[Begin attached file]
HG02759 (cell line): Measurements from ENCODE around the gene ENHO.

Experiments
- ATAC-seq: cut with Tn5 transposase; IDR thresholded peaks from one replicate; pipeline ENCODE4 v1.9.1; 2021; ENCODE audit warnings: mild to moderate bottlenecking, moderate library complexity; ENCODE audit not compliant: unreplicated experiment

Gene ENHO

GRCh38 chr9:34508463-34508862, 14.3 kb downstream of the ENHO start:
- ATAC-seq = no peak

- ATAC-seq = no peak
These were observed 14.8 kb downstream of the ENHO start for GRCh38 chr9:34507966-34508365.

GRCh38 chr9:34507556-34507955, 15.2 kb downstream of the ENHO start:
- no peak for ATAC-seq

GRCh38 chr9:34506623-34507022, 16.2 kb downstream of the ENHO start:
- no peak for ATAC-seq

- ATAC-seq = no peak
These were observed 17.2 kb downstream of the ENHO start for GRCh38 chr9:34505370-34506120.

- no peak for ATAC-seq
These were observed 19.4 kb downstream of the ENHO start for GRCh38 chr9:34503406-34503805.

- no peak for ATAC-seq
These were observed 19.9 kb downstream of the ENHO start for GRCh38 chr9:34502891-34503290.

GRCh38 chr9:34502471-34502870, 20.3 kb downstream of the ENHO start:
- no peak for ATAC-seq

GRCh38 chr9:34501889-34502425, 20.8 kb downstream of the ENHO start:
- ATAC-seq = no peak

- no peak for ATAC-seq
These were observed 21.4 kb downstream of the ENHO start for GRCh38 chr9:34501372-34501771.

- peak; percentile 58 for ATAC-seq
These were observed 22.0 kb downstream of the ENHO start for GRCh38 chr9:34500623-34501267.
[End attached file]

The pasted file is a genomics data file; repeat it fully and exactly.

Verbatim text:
HG02759 (cell line): Measurements from ENCODE around the gene ENHO.

Experiments
- ATAC-seq: cut with Tn5 transposase; IDR thresholded peaks from one replicate; pipeline ENCODE4 v1.9.1; 2021; ENCODE audit warnings: mild to moderate bottlenecking, moderate library complexity; ENCODE audit not compliant: unreplicated experiment

Gene ENHO

GRCh38 chr9:34508463-34508862, 14.3 kb downstream of the ENHO start:
- ATAC-seq = no peak

- ATAC-seq = no peak
These were observed 14.8 kb downstream of the ENHO start for GRCh38 chr9:34507966-34508365.

GRCh38 chr9:34507556-34507955, 15.2 kb downstream of the ENHO start:
- no peak for ATAC-seq

GRCh38 chr9:34506623-34507022, 16.2 kb downstream of the ENHO start:
- no peak for ATAC-seq

- ATAC-seq = no peak
These were observed 17.2 kb downstream of the ENHO start for GRCh38 chr9:34505370-34506120.

- no peak for ATAC-seq
These were observed 19.4 kb downstream of the ENHO start for GRCh38 chr9:34503406-34503805.

- no peak for ATAC-seq
These were observed 19.9 kb downstream of the ENHO start for GRCh38 chr9:34502891-34503290.

GRCh38 chr9:34502471-34502870, 20.3 kb downstream of the ENHO start:
- no peak for ATAC-seq

GRCh38 chr9:34501889-34502425, 20.8 kb downstream of the ENHO start:
- ATAC-seq = no peak

- no peak for ATAC-seq
These were observed 21.4 kb downstream of the ENHO start for GRCh38 chr9:34501372-34501771.

- peak; percentile 58 for ATAC-seq
These were observed 22.0 kb downstream of the ENHO start for GRCh38 chr9:34500623-34501267.